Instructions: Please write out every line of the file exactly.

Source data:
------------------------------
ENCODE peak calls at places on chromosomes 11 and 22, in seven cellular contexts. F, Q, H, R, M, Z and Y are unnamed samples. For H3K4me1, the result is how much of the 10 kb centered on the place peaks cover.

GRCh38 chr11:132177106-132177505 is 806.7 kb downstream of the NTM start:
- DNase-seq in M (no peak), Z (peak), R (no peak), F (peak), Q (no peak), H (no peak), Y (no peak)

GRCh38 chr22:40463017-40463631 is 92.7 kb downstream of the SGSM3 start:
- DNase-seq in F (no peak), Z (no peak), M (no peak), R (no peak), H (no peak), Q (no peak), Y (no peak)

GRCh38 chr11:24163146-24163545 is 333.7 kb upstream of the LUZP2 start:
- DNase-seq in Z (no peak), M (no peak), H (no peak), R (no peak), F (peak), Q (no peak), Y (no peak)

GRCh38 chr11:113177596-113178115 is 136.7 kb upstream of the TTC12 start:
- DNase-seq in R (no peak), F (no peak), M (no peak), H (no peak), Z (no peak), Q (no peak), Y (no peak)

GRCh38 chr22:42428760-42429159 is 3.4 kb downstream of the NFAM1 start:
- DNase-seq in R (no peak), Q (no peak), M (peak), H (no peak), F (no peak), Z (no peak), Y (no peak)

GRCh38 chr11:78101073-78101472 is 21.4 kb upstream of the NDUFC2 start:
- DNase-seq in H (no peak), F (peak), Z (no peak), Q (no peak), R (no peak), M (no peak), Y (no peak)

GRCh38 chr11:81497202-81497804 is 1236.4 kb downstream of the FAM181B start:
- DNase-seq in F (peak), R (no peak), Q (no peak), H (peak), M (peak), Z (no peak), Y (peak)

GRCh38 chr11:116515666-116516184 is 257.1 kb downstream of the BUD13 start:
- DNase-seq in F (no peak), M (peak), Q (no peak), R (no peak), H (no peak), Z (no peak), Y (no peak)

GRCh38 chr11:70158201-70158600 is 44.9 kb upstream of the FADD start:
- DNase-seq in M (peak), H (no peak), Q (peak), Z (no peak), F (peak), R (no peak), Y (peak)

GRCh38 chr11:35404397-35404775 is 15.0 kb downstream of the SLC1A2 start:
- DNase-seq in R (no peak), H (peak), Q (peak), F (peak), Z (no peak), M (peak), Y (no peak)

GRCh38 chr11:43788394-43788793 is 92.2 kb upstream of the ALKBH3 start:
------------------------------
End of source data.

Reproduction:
ENCODE peak calls at places on chromosomes 11 and 22, in seven cellular contexts. F, Q, H, R, M, Z and Y are unnamed samples. For H3K4me1, the result is how much of the 10 kb centered on the place peaks cover.

GRCh38 chr11:132177106-132177505 is 806.7 kb downstream of the NTM start:
- DNase-seq in M (no peak), Z (peak), R (no peak), F (peak), Q (no peak), H (no peak), Y (no peak)

GRCh38 chr22:40463017-40463631 is 92.7 kb downstream of the SGSM3 start:
- DNase-seq in F (no peak), Z (no peak), M (no peak), R (no peak), H (no peak), Q (no peak), Y (no peak)

GRCh38 chr11:24163146-24163545 is 333.7 kb upstream of the LUZP2 start:
- DNase-seq in Z (no peak), M (no peak), H (no peak), R (no peak), F (peak), Q (no peak), Y (no peak)

GRCh38 chr11:113177596-113178115 is 136.7 kb upstream of the TTC12 start:
- DNase-seq in R (no peak), F (no peak), M (no peak), H (no peak), Z (no peak), Q (no peak), Y (no peak)

GRCh38 chr22:42428760-42429159 is 3.4 kb downstream of the NFAM1 start:
- DNase-seq in R (no peak), Q (no peak), M (peak), H (no peak), F (no peak), Z (no peak), Y (no peak)

GRCh38 chr11:78101073-78101472 is 21.4 kb upstream of the NDUFC2 start:
- DNase-seq in H (no peak), F (peak), Z (no peak), Q (no peak), R (no peak), M (no peak), Y (no peak)

GRCh38 chr11:81497202-81497804 is 1236.4 kb downstream of the FAM181B start:
- DNase-seq in F (peak), R (no peak), Q (no peak), H (peak), M (peak), Z (no peak), Y (peak)

GRCh38 chr11:116515666-116516184 is 257.1 kb downstream of the BUD13 start:
- DNase-seq in F (no peak), M (peak), Q (no peak), R (no peak), H (no peak), Z (no peak), Y (no peak)

GRCh38 chr11:70158201-70158600 is 44.9 kb upstream of the FADD start:
- DNase-seq in M (peak), H (no peak), Q (peak), Z (no peak), F (peak), R (no peak), Y (peak)

GRCh38 chr11:35404397-35404775 is 15.0 kb downstream of the SLC1A2 start:
- DNase-seq in R (no peak), H (peak), Q (peak), F (peak), Z (no peak), M (peak), Y (no peak)

GRCh38 chr11:43788394-43788793 is 92.2 kb upstream of the ALKBH3 start: